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American Honda Motor Co. will challenge environmentally oriented consumers to act on their beliefs when advertising for its Insight hybrid vehicle debuts in December.

Honda will begin selling the first gasoline-electric vehicle in the U.S. ahead of rival Toyota Motor Sales USA, which has said it will roll out its Prius hybrid next year. The Prius is currently sold in Japan.

An Insight spot from Honda shows an old van at an intersection, its rear-end filled with pro-environment stickers. As an Insight pulls up alongside, voice-over says: "You can express your opinions about the environment on your car, or you can do it in your car."

Describing the Insight as "the most fuel-efficient car in the world," the spot from agency Rubin Postaer & Associates, Santa Monica, Calif., closes with the tag, "Honda. thinking."


Robert Bienenfeld, manager of advanced environmental vehicle marketing, said Honda wants to sell 4,000 Insights in the U.S. next year. The price will be under $20,000, he said.

"It's a low-volume vehicle, but it's very important in our big picture as a leader of new technology," Mr. Bienenfeld said.

Hybrid vehicles achieve low emissions and high fuel economy by having an electric engine kick in to relieve the load on a high-efficiency gasoline engine when it is working hardest-starting, accelerating, climbing hills.

Honda officials say the Insight will overcome concerns about limited range and recharging times in all-electric vehicles. The Insight uses brake friction to generate sufficient electricity to power its electric engine.

But, Mr. Bienenfeld said, Honda knows technology alone won't sell cars.

"The final challenge was to develop a vehicle that consumers would desire," he said.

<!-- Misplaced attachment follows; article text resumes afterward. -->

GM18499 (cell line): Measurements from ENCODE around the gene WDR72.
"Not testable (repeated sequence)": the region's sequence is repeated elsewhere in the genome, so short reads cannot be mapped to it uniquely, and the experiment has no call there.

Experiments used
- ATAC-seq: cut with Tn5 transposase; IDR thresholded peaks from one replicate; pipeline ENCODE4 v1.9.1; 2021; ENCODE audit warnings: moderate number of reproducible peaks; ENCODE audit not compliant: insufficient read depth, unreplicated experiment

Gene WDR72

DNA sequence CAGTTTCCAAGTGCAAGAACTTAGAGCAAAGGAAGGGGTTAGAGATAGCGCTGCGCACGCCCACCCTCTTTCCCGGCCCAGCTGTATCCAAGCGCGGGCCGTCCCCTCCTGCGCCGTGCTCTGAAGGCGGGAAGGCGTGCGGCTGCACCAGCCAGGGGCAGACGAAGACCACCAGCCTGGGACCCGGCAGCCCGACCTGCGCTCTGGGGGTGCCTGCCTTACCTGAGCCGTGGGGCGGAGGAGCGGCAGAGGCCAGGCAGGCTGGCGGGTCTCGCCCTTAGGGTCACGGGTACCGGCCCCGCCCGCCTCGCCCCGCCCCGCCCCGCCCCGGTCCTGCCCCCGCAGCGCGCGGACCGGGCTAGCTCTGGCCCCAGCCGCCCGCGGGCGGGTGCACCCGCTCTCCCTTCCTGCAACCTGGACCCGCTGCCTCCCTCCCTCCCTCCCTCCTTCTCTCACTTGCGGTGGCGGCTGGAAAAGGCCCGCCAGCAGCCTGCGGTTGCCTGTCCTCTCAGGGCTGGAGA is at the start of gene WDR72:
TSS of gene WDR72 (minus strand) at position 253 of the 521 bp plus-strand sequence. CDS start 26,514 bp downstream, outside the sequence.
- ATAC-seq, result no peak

"We committed to make the vehicle fun to drive and equip it with the features that consumers expect in today's vehicles," he added.


The executive said three consumer groups are being targeted: Early-adopter professional males in their mid-40s likely to be attracted by the technology and styling of the Insight; families with a household income of $55,000 or more looking for a second or third vehicle; and young people attracted by the sticker price and fuel economy.

One consultant who has driven the Insight said Honda has succeeded in making the hybrid comparable to other vehicles.

"The driving experience is close to transparent," said James Hall, VP-industry analysis for consultancy AutoPacific. "The truth is, you don't want something that's going to stun people. The idea is to make it seamless."


Although the hybrid technology seems to work well, Honda will have its work cut out to attract environmentally conscious buyers, Mr. Hall said.

"Ecological consumers have a tendency to not buy new technology-they want proven stuff," he said. "They need to find early adopters who care about fuel economy."

Hybrid vehicles may seem to offer the most viable alternative to the internal-combustion engine, but the field is still evolving, Mr. Hall said. Different technology may be used in different kinds of vehicles.

"There isn't a single technological future for cars," he said. "There are a lot

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